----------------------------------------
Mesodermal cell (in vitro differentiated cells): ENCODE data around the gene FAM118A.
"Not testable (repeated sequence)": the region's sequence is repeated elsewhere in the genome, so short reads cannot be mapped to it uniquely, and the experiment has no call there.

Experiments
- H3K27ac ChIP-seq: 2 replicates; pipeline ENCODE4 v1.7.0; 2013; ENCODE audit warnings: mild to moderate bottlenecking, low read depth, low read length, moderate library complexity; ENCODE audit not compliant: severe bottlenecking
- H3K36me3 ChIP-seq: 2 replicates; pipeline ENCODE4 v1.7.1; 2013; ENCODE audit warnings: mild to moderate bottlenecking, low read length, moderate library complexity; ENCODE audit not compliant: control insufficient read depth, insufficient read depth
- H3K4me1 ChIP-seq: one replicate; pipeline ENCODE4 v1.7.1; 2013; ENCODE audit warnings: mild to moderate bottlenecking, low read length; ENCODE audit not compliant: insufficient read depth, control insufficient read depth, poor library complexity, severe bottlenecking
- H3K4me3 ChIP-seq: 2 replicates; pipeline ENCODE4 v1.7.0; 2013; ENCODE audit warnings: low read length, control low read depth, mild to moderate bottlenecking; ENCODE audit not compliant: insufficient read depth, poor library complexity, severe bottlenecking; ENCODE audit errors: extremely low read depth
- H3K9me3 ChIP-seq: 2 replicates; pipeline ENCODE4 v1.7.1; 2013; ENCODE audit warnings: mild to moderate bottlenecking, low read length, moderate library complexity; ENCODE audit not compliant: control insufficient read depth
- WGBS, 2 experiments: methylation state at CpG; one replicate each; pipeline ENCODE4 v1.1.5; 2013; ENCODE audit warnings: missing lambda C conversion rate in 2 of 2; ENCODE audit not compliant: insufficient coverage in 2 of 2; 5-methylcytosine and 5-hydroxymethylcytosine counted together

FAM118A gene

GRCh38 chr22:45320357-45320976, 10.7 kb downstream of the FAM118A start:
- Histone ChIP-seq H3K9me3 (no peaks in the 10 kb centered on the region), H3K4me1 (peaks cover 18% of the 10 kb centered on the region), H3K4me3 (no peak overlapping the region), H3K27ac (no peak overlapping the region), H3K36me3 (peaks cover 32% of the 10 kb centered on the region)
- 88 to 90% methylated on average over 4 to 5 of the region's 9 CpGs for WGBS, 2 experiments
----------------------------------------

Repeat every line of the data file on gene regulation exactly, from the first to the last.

Mesodermal cell (in vitro differentiated cells): ENCODE data around the gene FAM118A.
"Not testable (repeated sequence)": the region's sequence is repeated elsewhere in the genome, so short reads cannot be mapped to it uniquely, and the experiment has no call there.

Experiments
- H3K27ac ChIP-seq: 2 replicates; pipeline ENCODE4 v1.7.0; 2013; ENCODE audit warnings: mild to moderate bottlenecking, low read depth, low read length, moderate library complexity; ENCODE audit not compliant: severe bottlenecking
- H3K36me3 ChIP-seq: 2 replicates; pipeline ENCODE4 v1.7.1; 2013; ENCODE audit warnings: mild to moderate bottlenecking, low read length, moderate library complexity; ENCODE audit not compliant: control insufficient read depth, insufficient read depth
- H3K4me1 ChIP-seq: one replicate; pipeline ENCODE4 v1.7.1; 2013; ENCODE audit warnings: mild to moderate bottlenecking, low read length; ENCODE audit not compliant: insufficient read depth, control insufficient read depth, poor library complexity, severe bottlenecking
- H3K4me3 ChIP-seq: 2 replicates; pipeline ENCODE4 v1.7.0; 2013; ENCODE audit warnings: low read length, control low read depth, mild to moderate bottlenecking; ENCODE audit not compliant: insufficient read depth, poor library complexity, severe bottlenecking; ENCODE audit errors: extremely low read depth
- H3K9me3 ChIP-seq: 2 replicates; pipeline ENCODE4 v1.7.1; 2013; ENCODE audit warnings: mild to moderate bottlenecking, low read length, moderate library complexity; ENCODE audit not compliant: control insufficient read depth
- WGBS, 2 experiments: methylation state at CpG; one replicate each; pipeline ENCODE4 v1.1.5; 2013; ENCODE audit warnings: missing lambda C conversion rate in 2 of 2; ENCODE audit not compliant: insufficient coverage in 2 of 2; 5-methylcytosine and 5-hydroxymethylcytosine counted together

FAM118A gene

GRCh38 chr22:45320357-45320976, 10.7 kb downstream of the FAM118A start:
- Histone ChIP-seq H3K9me3 (no peaks in the 10 kb centered on the region), H3K4me1 (peaks cover 18% of the 10 kb centered on the region), H3K4me3 (no peak overlapping the region), H3K27ac (no peak overlapping the region), H3K36me3 (peaks cover 32% of the 10 kb centered on the region)
- 88 to 90% methylated on average over 4 to 5 of the region's 9 CpGs for WGBS, 2 experiments